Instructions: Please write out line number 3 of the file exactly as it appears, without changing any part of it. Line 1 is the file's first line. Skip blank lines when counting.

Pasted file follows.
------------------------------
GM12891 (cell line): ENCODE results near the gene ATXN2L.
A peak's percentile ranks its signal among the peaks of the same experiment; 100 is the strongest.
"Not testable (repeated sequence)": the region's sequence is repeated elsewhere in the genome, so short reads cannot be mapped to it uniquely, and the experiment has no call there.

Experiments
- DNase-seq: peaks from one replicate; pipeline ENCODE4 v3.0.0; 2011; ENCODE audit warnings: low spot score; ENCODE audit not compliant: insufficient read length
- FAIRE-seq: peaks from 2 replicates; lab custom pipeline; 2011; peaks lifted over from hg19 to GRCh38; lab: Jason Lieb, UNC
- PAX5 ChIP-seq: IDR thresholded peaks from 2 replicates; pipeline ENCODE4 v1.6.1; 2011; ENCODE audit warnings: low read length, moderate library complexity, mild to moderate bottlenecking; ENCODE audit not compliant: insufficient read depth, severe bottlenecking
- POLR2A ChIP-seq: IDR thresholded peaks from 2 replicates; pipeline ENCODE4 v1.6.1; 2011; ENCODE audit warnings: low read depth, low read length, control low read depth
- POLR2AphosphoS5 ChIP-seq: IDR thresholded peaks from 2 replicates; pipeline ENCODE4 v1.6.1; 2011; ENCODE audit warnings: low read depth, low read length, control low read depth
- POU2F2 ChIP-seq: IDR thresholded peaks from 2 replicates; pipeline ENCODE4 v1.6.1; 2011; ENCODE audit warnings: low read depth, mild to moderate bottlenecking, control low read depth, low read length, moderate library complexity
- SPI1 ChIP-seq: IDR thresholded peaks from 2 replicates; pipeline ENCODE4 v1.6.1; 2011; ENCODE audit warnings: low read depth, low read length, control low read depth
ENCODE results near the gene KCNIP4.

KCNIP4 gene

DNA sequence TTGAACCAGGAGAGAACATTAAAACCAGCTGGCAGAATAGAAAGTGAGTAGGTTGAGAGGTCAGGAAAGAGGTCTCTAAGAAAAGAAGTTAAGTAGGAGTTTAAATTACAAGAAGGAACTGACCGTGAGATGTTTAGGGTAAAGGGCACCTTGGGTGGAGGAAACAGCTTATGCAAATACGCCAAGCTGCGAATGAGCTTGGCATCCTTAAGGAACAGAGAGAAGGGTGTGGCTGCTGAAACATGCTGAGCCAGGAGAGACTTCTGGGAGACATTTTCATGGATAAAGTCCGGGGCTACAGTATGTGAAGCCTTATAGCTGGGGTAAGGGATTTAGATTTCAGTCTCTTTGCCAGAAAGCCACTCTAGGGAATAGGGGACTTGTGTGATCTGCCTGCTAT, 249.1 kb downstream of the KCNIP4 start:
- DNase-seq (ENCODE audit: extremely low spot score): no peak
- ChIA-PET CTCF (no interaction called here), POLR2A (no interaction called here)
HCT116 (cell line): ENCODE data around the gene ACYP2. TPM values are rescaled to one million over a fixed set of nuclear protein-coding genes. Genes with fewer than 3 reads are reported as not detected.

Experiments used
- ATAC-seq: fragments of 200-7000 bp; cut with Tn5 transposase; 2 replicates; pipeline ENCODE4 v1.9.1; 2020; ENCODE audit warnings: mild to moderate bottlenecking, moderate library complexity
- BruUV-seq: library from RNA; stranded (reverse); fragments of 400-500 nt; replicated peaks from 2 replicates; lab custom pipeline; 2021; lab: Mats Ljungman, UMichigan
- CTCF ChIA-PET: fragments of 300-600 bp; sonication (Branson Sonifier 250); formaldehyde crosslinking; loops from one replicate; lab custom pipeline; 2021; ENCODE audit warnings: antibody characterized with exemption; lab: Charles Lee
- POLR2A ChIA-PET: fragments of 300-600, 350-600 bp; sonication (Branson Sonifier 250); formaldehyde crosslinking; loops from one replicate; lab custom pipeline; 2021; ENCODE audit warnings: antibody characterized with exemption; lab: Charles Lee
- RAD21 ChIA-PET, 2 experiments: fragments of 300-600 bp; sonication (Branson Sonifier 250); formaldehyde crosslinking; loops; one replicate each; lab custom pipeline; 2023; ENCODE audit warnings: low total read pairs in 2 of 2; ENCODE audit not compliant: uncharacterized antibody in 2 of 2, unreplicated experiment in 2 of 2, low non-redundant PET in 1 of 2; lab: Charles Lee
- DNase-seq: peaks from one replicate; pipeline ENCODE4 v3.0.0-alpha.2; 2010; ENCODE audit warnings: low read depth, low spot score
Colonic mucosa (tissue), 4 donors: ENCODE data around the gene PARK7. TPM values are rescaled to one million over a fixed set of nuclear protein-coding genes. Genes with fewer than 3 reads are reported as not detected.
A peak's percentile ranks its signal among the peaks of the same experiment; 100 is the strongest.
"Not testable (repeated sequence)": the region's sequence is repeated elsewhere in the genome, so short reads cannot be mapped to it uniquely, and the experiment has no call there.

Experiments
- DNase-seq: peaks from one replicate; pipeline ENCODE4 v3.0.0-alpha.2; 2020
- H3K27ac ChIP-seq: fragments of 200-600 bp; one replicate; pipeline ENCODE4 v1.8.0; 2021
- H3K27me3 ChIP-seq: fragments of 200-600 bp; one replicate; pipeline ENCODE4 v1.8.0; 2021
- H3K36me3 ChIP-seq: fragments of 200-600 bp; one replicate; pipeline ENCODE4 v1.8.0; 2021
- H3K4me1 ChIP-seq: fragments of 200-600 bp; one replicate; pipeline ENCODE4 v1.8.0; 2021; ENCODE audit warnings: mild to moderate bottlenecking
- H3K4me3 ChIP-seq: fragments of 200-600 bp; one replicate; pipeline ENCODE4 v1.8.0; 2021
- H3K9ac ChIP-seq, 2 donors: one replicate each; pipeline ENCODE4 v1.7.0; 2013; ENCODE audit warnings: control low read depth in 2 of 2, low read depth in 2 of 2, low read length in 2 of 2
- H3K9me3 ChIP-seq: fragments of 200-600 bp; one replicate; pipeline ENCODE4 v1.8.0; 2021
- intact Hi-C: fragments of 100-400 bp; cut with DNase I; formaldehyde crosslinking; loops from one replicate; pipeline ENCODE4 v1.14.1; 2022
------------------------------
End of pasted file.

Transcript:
"Not testable (repeated sequence)": the region's sequence is repeated elsewhere in the genome, so short reads cannot be mapped to it uniquely, and the experiment has no call there.